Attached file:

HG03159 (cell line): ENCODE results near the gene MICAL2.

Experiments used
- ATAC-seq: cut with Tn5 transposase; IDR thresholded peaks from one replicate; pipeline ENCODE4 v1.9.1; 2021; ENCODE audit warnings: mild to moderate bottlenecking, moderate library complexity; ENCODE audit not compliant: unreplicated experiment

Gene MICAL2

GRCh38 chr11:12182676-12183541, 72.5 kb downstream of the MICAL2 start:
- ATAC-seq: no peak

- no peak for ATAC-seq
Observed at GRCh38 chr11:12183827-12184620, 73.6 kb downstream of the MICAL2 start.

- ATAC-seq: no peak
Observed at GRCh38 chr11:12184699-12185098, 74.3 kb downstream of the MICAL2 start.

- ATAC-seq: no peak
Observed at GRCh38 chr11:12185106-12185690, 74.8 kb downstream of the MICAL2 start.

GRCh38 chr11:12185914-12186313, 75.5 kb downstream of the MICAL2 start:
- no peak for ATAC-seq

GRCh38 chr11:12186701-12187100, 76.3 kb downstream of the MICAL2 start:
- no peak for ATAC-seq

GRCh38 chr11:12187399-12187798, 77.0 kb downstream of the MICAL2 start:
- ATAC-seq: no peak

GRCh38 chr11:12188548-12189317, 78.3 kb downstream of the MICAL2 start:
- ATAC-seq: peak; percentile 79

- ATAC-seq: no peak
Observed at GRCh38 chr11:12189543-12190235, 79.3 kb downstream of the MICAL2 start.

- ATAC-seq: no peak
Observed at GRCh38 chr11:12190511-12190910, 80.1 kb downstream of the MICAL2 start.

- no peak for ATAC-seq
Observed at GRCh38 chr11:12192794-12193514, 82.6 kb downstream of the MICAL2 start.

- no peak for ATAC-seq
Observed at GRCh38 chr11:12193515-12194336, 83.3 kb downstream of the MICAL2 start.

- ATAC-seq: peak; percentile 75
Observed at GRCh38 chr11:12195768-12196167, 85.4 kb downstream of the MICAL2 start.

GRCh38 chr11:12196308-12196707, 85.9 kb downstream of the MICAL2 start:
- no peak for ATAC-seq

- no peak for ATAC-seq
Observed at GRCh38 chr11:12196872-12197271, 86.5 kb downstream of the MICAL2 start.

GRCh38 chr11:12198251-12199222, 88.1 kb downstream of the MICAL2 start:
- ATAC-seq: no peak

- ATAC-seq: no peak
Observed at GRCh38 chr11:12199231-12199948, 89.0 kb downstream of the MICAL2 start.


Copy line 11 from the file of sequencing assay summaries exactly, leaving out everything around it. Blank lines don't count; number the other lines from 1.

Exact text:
- ATAC-seq: no peak